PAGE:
While local news organizations in Portland and throughout the country have been pushing the surge in retail theft narrative, both the police and these same news organizations fail to address the estimated $50B in wage theft that is taken from mostly low-wage workers annually, an amount that is five times higher than the cost in shoplifting. Additionally, the estimated cost of tax fraud committed by the wealthy and corporations is now at trillion dollars a year. Crime and criminalization are used to punish the poor, while police protect the elite and wealthy businesses that cause a disproportionate amount of harm and violence.

So what does an abolitionist future look like? What steps are needed to move in a direction that sees the end of the prison industrial complex?

When thinking of solutions outside of funding policing and incarceration, money would be wiser spent by being invested into communities. Affordable housing, universal access to healthcare, investments in education, youth programs, community-based intervention teams and investing in the community would all be more viable solutions than the money spent on policing. Transformative and restorative justice will help us shift from punishment to accountability, as the punishment that is implemented by our carceral system not only fails to keep us safe, but also causes great harm.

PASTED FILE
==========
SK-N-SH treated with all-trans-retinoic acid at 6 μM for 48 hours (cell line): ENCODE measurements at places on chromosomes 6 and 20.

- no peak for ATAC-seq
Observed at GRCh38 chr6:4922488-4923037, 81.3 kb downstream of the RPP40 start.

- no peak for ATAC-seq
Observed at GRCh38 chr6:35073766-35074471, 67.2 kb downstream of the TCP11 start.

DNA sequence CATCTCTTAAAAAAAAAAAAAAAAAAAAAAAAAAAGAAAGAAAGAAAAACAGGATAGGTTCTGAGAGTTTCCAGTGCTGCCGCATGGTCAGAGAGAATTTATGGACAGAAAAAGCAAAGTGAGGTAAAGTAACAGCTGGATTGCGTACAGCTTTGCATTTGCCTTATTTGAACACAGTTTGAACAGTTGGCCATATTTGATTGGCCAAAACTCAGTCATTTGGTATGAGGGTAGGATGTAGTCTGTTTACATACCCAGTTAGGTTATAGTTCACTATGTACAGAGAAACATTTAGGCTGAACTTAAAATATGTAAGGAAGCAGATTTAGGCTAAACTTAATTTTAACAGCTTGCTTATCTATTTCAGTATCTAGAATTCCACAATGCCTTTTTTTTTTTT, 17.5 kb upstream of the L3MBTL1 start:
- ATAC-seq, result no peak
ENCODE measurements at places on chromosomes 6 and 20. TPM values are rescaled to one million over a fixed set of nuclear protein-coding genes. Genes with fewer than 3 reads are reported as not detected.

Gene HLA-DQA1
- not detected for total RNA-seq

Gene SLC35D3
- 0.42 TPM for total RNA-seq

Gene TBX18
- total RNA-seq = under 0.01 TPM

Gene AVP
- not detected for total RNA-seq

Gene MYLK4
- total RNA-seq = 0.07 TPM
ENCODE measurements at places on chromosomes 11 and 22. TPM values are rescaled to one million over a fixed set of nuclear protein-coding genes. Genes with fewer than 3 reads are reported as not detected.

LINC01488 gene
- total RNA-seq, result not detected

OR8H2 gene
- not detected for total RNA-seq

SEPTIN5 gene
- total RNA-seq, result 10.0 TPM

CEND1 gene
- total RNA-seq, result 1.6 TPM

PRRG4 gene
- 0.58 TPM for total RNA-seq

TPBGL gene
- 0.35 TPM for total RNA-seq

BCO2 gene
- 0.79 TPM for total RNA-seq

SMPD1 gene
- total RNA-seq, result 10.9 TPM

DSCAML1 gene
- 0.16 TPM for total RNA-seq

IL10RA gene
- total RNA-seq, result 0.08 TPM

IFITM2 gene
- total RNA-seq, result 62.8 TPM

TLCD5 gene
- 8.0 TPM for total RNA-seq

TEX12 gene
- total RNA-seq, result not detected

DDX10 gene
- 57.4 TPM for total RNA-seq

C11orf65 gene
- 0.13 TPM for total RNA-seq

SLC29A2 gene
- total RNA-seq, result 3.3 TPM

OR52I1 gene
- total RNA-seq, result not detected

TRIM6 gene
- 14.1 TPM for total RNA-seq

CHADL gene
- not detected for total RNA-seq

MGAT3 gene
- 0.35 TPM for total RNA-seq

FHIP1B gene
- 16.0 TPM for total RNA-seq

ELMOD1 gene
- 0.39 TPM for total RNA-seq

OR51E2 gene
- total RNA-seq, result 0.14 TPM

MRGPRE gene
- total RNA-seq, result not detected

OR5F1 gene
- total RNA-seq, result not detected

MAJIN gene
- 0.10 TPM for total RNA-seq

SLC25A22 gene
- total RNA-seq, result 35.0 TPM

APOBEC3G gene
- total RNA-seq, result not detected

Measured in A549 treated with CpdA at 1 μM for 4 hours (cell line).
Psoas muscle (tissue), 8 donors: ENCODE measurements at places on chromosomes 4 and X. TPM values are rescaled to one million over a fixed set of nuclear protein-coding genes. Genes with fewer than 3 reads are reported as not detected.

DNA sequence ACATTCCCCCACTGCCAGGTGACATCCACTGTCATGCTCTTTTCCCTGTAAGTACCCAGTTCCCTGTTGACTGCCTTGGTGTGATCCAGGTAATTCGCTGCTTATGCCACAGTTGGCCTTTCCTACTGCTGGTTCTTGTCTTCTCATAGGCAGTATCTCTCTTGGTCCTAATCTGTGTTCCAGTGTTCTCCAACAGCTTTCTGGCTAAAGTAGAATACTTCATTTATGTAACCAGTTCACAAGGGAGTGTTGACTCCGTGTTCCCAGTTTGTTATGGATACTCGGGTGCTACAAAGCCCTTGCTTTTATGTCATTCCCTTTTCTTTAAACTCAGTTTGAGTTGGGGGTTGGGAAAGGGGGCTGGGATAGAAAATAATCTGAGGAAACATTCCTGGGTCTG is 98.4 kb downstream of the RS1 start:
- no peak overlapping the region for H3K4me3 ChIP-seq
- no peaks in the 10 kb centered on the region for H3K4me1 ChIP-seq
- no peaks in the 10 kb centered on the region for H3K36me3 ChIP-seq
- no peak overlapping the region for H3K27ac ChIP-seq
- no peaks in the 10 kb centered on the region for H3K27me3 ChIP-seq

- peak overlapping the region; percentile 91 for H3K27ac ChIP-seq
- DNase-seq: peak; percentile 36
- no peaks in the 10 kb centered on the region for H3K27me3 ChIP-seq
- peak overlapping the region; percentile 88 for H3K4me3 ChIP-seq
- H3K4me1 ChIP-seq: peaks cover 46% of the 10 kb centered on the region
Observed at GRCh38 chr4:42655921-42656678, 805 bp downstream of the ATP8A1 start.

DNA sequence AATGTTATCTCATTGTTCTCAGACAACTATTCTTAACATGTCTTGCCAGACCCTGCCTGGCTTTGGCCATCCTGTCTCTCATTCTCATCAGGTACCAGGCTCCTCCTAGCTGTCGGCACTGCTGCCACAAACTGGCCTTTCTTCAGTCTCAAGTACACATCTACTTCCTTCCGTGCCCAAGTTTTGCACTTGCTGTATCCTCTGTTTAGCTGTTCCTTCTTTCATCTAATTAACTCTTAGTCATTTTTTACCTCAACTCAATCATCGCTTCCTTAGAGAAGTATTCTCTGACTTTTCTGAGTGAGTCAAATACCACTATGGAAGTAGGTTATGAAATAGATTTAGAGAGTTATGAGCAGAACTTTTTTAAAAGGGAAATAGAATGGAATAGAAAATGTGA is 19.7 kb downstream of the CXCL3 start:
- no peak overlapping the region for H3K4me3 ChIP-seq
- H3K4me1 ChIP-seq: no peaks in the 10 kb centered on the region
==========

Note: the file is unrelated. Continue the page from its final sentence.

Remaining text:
The Black Panthers Ten Point Program represents an example of a historical movement with a community driven focus, where members of the party were to actively live by the stated guidelines in their daily lives to center the Black Community against the numerous injustices that still exist nearly 60 years later. Since the Black Panthers created the Ten Point Program in 1966, many abolitionists have advanced the ball in new ways that shifts away from the use of a court system while building off the foundation of the Ten Point Program and its envisioning of a future where abolition has come into fruition. 

In No More Police, Mariame Kaba writes that “our ultimate goal must be abolition of all forms of surveillance, policing, and punishment and the systems that require them if we are to achieve true public safety.” Abolishing police unions, disarming police, divesting from police budgets and reinvesting in the community, ending cash bail and creating community-based intervention teams—like the Portland Street Response and Eugene’s CAHOOTS—are just some of the many different steps that can be taken when moving towards a future without prisons.